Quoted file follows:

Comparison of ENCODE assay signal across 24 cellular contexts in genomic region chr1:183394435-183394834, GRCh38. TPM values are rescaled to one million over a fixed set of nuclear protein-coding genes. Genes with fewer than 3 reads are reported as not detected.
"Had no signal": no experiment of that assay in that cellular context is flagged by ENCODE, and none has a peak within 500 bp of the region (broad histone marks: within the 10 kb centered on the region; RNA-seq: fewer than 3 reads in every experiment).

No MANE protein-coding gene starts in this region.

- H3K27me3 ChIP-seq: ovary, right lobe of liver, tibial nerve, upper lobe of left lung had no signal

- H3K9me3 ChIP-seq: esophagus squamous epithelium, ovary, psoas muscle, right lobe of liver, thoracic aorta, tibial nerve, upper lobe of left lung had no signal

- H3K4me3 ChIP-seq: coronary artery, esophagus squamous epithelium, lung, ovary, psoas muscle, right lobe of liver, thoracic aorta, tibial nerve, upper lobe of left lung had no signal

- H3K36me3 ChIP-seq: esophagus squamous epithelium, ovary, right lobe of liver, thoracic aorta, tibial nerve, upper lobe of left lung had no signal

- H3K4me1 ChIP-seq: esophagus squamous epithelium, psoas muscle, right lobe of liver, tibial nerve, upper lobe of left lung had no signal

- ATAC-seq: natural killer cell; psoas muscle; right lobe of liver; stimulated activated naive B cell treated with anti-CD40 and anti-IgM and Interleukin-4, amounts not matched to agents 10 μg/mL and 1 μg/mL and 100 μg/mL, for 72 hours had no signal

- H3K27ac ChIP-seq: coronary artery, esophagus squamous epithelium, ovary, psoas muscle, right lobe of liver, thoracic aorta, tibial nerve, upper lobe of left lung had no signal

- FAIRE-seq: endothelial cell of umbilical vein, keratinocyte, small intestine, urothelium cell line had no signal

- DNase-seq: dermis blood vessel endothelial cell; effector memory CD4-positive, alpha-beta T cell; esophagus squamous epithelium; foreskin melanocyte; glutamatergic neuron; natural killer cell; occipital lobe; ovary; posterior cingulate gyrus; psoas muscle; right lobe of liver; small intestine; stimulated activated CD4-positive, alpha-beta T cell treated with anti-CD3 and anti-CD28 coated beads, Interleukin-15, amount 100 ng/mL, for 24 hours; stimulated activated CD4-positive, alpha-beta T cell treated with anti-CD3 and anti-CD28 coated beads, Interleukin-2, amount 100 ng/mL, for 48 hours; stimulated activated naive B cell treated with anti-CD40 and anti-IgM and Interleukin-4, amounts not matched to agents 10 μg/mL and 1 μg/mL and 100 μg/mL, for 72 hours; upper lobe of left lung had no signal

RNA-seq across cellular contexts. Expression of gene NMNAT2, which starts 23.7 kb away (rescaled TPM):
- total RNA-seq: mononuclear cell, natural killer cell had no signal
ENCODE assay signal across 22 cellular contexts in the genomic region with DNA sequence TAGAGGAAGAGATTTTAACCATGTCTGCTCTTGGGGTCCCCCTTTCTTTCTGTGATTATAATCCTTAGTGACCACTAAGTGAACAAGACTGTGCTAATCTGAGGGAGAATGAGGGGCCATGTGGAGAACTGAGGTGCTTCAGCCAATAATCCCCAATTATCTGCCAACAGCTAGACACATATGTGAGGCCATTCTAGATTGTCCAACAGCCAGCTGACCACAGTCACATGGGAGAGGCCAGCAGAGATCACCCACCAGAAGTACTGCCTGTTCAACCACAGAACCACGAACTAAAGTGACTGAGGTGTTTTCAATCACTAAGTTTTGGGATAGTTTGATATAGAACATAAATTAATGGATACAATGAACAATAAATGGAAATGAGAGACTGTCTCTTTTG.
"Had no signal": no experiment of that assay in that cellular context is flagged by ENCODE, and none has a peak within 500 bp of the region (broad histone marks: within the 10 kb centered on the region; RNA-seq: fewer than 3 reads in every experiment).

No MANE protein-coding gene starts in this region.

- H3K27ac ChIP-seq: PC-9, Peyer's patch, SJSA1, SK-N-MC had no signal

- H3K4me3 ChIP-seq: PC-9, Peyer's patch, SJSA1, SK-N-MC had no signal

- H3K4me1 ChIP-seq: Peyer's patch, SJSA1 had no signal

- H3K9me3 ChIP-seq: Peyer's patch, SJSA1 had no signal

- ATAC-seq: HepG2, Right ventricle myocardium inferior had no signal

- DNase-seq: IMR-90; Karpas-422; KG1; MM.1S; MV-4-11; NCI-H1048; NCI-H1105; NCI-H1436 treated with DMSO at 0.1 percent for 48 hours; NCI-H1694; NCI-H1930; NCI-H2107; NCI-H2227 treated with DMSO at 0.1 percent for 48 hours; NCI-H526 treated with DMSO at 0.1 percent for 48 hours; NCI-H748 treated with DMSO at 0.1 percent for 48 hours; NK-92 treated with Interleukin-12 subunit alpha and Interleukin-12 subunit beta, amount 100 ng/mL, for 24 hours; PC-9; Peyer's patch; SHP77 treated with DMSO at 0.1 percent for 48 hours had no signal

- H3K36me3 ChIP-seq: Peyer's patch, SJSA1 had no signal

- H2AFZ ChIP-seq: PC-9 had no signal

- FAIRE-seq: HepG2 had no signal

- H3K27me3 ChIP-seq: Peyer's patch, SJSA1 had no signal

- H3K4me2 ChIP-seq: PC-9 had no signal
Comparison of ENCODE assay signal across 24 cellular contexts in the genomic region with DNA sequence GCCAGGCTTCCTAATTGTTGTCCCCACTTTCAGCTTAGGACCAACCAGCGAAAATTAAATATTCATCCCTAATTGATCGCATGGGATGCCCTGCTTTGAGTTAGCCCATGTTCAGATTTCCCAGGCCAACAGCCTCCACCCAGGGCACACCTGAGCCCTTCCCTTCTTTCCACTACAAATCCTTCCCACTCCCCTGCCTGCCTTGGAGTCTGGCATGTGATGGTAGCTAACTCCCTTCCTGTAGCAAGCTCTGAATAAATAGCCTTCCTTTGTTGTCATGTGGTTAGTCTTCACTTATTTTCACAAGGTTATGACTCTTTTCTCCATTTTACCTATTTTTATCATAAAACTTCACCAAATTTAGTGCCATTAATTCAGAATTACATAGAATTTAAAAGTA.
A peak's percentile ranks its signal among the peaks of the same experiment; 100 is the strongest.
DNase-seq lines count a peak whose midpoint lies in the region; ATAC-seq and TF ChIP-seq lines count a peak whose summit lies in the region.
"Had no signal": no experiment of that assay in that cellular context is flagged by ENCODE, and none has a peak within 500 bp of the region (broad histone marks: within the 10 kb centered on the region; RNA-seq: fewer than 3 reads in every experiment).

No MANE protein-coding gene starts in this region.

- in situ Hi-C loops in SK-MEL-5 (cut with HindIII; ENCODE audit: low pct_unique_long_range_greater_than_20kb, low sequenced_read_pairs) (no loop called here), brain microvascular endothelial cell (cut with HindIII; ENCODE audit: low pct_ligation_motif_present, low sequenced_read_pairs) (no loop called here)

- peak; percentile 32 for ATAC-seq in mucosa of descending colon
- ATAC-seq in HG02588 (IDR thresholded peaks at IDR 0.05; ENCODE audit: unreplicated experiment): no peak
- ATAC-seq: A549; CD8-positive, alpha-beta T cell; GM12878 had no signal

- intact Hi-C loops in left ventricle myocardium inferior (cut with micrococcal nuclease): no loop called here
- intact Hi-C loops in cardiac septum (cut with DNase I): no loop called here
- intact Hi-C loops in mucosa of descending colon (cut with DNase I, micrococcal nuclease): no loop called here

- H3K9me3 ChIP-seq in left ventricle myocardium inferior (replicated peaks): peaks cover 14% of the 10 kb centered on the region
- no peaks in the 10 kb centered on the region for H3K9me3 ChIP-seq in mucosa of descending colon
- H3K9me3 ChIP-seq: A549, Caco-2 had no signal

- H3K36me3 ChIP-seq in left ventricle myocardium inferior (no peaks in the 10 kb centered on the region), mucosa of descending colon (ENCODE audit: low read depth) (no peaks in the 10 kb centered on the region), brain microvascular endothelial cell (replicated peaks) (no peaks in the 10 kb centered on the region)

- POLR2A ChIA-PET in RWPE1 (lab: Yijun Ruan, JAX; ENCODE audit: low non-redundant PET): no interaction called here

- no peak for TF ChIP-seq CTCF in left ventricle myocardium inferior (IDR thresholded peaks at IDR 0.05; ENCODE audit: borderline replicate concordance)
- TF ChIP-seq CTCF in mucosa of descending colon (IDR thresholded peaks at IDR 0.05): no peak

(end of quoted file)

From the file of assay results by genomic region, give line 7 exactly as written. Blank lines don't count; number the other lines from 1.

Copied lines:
- H3K36me3 ChIP-seq: esophagus squamous epithelium, ovary, right lobe of liver, thoracic aorta, tibial nerve, upper lobe of left lung had no signal